Serum E1 and estradiol E2 levels were measured in all samples by RIA in the laboratory of Dr. Stanczyk (University of Southern California, Los Angeles, CA, USA) as described previously (43). The analyses were conducted in batches of 30 or 40 samples. Each batch contained all samples collected at baseline and at months 3, 6, 12, and 24 from the same woman. For quality control, two control samples containing known amounts of steroids were included for all the analysis steps in each analytic batch. Interassay coefficients of variation for the serum estrogens were 17.7% for E1 and 11.2% for E2. Urinary E1, E2, 2-OHE1, and 16α-OHE1 were measured in the laboratory of Dr. Kaaks (International Agency of Research on Cancer, Lyon, France), using a previously published protocol (42). All measurements were done in duplicate, including hydrolysis, solid phase extraction, HPLC, and RIA steps. The detection limits for urine E1 and E2 were 2.0 ng/100mL. Intra- and interbatch coefficients of variations were 4.7% and 16%, respectively, for E1 (at a concentration of 3,300 ng/L), and 1.7% and 14% for E2 (at 320 ng/L). The metabolites, 2-OHE-1 and 16α-OHE-1, were measured by solid-phase enzyme immunoassays after enzymatic hydrolysis with Helix Pomatia (Estramet, Immunacare Corporation, Bethlehem, USA). Mean intrabatch and interbatch coefficients of variation were 10% and 15%, respectively, for both analytes. E1, E2, 2-OHE1, and 16α-OHE1 in urine were adjusted for urinary creatinine levels.
DNA was purified from whole blood using Qiagen Midi Kits (Qiagen, Valencia, CA). The DNA samples were analyzed by PCR/RFLP for the COMT Val158Met, CYP1A1*2A, CYP1A1*2B, CYP1A2*1F (rs762551), CYP1B1 Val432Leu, and CYP17 T27C (rs743572) polymorphisms, as reported previously (44, 45). In addition, we genotyped the samples for the rare CYP1A1*4 variant in order to correctly assign CYP1A1*2B genotypes (46). Forty-two percent of the samples were assayed twice for quality control. The concordance rates among duplicates were 100% for CYP1A1*2, CYP1A2*F, and COMT, 99.9% for CYP17, and 91.4% for CYP1A1*3 and CYP1B1.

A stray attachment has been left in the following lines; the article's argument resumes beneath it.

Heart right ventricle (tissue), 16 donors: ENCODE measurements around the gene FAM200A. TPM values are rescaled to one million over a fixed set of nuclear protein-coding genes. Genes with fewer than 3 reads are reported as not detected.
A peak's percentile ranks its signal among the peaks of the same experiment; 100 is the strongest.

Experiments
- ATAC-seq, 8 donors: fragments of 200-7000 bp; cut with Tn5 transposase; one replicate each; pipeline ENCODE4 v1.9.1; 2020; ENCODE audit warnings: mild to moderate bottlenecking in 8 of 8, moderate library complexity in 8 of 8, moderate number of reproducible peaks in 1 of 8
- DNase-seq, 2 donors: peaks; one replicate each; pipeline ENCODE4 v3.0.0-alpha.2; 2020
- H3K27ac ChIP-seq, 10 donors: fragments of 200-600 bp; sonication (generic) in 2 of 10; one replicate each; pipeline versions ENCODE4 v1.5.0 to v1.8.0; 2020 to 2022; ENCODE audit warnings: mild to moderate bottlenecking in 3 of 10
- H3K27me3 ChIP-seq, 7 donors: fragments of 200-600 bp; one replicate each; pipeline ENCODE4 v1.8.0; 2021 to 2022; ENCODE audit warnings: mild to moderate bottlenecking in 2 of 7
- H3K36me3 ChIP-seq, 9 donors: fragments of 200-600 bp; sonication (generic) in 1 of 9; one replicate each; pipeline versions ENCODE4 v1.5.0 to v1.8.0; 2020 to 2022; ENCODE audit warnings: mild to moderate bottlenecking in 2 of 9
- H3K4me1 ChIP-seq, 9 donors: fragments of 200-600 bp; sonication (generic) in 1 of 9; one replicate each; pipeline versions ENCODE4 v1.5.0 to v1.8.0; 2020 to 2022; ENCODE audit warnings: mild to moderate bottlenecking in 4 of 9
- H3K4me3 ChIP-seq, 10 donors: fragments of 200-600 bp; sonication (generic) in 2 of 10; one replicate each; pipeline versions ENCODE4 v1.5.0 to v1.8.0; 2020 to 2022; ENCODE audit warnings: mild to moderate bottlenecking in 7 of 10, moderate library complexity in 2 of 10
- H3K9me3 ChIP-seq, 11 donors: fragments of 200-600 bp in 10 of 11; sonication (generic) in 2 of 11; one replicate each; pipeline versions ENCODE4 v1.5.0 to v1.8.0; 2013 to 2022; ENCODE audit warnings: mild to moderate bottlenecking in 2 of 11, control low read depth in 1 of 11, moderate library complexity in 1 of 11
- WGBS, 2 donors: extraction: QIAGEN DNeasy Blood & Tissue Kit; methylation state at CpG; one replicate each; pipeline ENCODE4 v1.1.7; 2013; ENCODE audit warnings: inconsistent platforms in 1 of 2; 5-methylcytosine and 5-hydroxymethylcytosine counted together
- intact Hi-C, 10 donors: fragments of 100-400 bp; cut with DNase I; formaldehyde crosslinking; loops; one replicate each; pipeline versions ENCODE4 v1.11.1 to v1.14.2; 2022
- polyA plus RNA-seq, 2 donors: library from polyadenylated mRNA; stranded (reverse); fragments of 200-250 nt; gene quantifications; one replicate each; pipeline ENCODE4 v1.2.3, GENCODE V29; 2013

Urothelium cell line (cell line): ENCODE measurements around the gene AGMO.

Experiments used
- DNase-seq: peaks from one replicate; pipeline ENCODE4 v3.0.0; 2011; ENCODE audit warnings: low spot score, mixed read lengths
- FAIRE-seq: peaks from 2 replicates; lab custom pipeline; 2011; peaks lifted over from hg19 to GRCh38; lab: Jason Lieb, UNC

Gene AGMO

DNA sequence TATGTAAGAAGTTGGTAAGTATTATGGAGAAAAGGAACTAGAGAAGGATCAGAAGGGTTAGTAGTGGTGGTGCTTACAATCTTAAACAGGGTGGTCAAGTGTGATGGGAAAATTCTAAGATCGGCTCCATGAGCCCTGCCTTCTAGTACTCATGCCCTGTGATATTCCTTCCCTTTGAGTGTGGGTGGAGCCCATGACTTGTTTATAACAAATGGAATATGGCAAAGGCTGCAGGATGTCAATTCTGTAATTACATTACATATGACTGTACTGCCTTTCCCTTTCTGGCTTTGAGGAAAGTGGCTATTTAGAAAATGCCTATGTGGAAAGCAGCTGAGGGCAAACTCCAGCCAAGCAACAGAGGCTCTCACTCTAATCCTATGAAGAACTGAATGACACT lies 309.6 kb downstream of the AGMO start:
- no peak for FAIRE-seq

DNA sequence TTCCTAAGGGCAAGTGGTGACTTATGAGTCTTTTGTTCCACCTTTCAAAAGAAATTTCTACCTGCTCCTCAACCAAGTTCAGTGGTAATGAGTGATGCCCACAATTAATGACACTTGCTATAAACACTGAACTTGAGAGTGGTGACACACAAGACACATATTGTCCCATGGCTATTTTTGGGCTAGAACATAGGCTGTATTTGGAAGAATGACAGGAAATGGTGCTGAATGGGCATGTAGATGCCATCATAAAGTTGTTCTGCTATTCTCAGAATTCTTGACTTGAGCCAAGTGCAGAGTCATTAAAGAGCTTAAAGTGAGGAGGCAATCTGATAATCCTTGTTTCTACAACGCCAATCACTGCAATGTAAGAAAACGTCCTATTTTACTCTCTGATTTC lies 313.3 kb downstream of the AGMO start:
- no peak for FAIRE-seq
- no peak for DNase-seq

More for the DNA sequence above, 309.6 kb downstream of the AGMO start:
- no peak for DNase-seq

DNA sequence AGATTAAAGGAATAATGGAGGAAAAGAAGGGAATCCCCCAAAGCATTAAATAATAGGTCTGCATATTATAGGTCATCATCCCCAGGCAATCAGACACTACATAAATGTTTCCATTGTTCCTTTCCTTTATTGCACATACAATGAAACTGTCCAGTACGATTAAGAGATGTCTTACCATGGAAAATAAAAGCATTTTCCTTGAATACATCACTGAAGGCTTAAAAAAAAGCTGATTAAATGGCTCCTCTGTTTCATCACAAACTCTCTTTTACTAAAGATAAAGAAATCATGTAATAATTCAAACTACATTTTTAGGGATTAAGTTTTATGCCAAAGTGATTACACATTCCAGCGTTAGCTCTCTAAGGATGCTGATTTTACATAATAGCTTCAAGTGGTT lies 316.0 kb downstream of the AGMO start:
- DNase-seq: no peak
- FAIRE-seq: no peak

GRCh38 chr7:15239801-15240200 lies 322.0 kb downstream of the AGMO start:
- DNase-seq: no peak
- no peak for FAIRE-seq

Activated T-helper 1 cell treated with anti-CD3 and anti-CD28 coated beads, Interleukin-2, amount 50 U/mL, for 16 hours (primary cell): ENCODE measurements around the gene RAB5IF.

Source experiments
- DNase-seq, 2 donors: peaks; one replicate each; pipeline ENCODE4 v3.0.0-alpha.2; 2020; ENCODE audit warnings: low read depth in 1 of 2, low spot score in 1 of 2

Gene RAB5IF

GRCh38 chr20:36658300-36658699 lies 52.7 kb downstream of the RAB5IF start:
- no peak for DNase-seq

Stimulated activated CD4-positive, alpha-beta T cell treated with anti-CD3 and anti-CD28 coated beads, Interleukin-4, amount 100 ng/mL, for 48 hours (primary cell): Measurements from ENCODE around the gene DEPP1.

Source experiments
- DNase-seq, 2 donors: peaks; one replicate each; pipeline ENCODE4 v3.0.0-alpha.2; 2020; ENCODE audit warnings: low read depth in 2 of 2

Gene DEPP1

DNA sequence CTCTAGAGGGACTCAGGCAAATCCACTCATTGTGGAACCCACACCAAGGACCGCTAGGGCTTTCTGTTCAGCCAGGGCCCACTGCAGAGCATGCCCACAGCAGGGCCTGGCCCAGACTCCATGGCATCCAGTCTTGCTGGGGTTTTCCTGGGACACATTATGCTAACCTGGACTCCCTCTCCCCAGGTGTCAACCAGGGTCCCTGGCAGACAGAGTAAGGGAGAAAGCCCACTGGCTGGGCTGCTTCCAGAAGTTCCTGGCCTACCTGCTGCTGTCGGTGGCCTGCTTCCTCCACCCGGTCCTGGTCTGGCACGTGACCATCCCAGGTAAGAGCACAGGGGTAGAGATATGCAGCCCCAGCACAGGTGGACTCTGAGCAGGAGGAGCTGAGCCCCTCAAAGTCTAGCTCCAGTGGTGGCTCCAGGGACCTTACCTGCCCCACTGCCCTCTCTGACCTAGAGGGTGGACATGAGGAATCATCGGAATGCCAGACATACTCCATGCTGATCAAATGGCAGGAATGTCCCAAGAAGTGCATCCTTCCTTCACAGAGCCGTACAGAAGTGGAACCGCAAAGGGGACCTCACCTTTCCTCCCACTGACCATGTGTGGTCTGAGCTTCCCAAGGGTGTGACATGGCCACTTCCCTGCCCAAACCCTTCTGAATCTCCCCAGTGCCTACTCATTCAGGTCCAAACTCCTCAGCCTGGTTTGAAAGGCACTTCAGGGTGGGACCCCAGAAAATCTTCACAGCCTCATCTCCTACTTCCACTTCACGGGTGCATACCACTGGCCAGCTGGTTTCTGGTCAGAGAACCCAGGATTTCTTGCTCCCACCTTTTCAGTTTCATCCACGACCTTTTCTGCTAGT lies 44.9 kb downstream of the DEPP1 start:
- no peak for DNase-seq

The SAS statistical software package version 8.2 (SAS Institute, Inc., Cary, NC) was used for the data analysis. In the questionnaire, subjects marked all ethnic backgrounds that applied to their parents. We assigned summary categories according to the following rules. A woman was classified as Caucasian if both of her parents were of Caucasian ancestry. In agreement with a common rule applied in the State of Hawaii (47), women with any Hawaiian heritage were classified as Native Hawaiian. If subjects reported two or three ethnic backgrounds, they were classified according to the ethnicity shared by both of the parents, or the ethnicity of the mother when parents did not share any ethnic background. Because of the similarity in variant allele frequencies, Japanese, Chinese, and Filipino women were combined into the Asian category. Because of their mixed ancestries, the Native Hawaiian women (n = 26) were combined into the Mixed category that also included women with more than three ethnic backgrounds. Body mass index (BMI) was calculated as the ratio of weight in kilograms divided by the square of the height in meters. All outcome and dietary variables, as well as BMI, were transformed using their natural logarithm because they were not normally distributed. Relationships between levels of serum and urinary estrogens and their metabolites were examined by calculating the Pearson correlation coefficient (r).
We used mixed linear models (MIXED SAS procedure) with repeated measures of E1 and E2 to model the fixed effects of genotype, time of blood draw, study group assignment (intervention versus control), interaction between genotype and study group, and interaction between study group and time (to explore differences in the intervention effect on hormone levels at different times during the 2-year study period). We included subject as a random effect in the model, accounting for the covariance structure between the repeated measures (48). Given the lack of an intervention effect and no indication of effect modification by genotype or time on circulating hormones, study group, time, and both interaction variables were dropped from the final models. The PROC GLM procedure was used to assess associations of urinary E1, E2, 2-OHE1, and 16α-OHE1 with genotype. The PROC MIXED SAS procedure was also used to calculate intraclass correlations between the repeated measures of serum E1 and E2 levels.